Between Two Worlds

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Lance Jacobs for Family Matters writes about the challenges of raising Christian children among secular friends.

Each parent ultimately has a choice to make, a road to travel and that choice will have an eternal impact on our children and their faith.

As a Grace Based Parent, my wife and I have chosen to raise our children between two worlds and two extremes.  On one hand, you have the secular world with the Success Illusion and all the trappings of a fallen world.  As a Christian, it’s easy to forgo this choice and discard it.  On the other hand, you have the Christian world, which many parents take to the extreme by succumbing to fear-based parenting.  This often includes restricting any friends, music, media and social events that don’t align real well with their Christian values.  That doesn’t leave many alternatives when you factor in the reality that we’re raising our kids in a fallen and corrupted culture. What makes this even more complicated is when they let their fear become the primary motivation behind how they choose to educate their children.

However, my wife and I were not interested in raising “safe Christian kids” who have been sheltered from the world and have a difficult time relating to the lost.  We were interested in raising strong Christian kids; leaders and risk takers who are not only able to relate to their lost secular friends but show them the light and expose them to Christ.  You cannot show them the light unless you go interact with them in the dark.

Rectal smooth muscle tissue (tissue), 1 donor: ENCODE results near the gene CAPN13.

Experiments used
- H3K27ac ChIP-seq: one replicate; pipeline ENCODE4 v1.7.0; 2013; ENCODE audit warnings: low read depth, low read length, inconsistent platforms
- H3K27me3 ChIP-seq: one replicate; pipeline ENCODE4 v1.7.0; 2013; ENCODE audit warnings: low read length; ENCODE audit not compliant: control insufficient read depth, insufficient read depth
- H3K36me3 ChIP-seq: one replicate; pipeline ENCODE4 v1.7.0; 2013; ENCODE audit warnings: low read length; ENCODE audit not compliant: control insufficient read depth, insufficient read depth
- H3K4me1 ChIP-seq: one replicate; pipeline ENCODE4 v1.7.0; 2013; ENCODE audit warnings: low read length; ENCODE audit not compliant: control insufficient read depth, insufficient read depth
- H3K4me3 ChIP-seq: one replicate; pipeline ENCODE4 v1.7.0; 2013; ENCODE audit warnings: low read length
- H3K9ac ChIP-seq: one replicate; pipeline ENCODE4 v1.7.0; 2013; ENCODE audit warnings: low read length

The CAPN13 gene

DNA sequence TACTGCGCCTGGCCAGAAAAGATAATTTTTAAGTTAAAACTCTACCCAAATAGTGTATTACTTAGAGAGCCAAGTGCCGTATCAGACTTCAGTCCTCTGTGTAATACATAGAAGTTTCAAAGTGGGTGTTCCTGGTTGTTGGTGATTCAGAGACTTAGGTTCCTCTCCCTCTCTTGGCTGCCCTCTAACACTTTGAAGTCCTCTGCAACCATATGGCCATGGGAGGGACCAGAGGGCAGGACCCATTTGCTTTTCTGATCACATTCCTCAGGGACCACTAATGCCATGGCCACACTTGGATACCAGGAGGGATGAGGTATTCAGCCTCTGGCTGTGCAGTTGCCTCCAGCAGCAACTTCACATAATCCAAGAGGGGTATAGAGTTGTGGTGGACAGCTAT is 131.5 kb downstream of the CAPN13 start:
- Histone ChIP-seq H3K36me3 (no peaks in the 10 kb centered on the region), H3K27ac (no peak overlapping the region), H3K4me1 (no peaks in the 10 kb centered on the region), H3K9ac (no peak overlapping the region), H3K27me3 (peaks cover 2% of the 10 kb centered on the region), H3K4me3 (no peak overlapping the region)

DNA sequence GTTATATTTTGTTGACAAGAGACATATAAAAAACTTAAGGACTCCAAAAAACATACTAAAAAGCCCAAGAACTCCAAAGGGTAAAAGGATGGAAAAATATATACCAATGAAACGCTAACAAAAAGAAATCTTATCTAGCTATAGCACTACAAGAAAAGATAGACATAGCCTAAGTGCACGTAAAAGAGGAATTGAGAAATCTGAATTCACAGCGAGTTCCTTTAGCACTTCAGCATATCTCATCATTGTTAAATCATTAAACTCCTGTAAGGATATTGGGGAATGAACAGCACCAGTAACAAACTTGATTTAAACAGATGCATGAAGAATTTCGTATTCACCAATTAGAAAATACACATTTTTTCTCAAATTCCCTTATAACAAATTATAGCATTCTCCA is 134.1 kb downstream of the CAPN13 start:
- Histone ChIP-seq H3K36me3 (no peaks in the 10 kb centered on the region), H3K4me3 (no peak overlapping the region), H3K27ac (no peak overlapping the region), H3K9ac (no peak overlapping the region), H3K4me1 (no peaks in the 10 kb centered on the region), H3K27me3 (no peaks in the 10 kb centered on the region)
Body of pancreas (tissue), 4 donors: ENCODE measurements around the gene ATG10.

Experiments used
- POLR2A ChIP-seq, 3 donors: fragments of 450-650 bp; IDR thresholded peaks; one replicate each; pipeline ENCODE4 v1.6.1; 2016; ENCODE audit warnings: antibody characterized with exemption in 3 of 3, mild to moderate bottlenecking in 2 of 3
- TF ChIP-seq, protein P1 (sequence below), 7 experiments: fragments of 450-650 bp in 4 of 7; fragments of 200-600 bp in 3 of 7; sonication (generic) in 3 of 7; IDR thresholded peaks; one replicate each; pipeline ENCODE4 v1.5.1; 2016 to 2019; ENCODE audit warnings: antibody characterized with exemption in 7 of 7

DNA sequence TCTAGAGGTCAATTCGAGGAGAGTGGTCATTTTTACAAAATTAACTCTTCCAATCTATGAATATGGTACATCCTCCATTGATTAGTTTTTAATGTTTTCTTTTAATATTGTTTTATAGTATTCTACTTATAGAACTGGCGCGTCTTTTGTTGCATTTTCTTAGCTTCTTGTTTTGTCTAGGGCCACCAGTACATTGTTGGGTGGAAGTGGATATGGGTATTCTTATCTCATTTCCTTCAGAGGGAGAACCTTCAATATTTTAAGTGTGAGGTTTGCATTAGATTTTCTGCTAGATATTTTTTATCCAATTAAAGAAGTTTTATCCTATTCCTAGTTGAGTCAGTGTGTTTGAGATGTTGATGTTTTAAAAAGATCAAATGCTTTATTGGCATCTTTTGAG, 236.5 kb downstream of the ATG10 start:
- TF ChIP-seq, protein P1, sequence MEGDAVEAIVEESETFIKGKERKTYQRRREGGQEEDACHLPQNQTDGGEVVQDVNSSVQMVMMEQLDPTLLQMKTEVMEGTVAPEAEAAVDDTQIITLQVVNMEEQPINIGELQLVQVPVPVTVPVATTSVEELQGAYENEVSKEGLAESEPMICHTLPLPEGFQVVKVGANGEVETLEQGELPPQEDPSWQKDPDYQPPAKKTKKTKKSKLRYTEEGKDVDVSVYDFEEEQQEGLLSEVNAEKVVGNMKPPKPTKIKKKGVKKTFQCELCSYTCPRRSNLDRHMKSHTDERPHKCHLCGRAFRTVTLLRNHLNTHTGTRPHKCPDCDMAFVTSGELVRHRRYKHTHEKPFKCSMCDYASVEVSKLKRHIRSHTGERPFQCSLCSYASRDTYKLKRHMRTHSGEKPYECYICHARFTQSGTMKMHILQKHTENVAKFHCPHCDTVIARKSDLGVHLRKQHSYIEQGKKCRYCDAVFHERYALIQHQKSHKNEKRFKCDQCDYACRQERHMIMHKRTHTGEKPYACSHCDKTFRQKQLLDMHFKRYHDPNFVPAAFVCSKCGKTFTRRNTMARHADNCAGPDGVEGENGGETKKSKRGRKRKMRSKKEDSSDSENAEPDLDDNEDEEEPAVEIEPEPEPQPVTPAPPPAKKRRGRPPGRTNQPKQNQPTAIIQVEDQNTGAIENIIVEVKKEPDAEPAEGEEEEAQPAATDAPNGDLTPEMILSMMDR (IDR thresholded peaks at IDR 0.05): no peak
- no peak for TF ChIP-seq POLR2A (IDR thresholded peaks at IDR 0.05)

So the challenge my children had to process is that they are not secular, (although they easily relate and socialize with secular kids), their spiritual convictions caused them to stand out because of their faith, values and morals.  But, they are also not sheltered Christian kids.

When my kids came back from Christian summer camp a few weeks ago, I asked them how it went.  My son’s response was “It was really great to be around normal Christian teenagers.”  When I probed him further, he said the kids at camp were like him: they’ve been raised in the world, played sports in the midst of the mainstream, had friends from all beliefs systems and backgrounds, but they all had a passionate love for Christ and strong biblical morals and values.

I’m sure there are some parents shaking their heads at me saying that this is dangerous ground to walk on so why take the chance at all?  What’s wrong with sheltering them and keeping them away from the world as long as possible?

First, research from the Barna Group and the Fuller Youth Institute illustrate that sheltering is actually developing shallow faith in our children and leading to anywhere between 70-80 percent of Evangelical Youth leaving church after high school.

Second, it is not biblical.

“You are the light of the world. A city set on a hill cannot be hidden”—(Matthew 5:14, ESV).

“But the Lord said to me, “Do not say, ‘I am only a youth’; for to all to whom I send you, you shall go, and whatever I command you, you shall speak”—(Jeremiah 1:7, ESV).

So, as Christians, if we truly believe and we have the Good News and the Holy Spirit on our side, what are we afraid of?

My wife and I want to raise kids who don’t just survive in the world but thrive in it and are not afraid because they have a strong biblical foundation and trust in the Lord.  We would rather raise our kids in between two worlds and have them struggle and grow in faith, while they are under our roof and guidance, then tackle it alone when they go off to college or enter the world.

You may not agree with me or think I’m crazy.  But my two teenagers have brought more kids, teens and even families to Christ in their 14 and 13 years, then most people do in a lifetime.  In this road of two extremes, we pick the third option of trusting the truth of God and the power of His Grace every time and it’s made all the difference.

Written by Lance Jacobs

 

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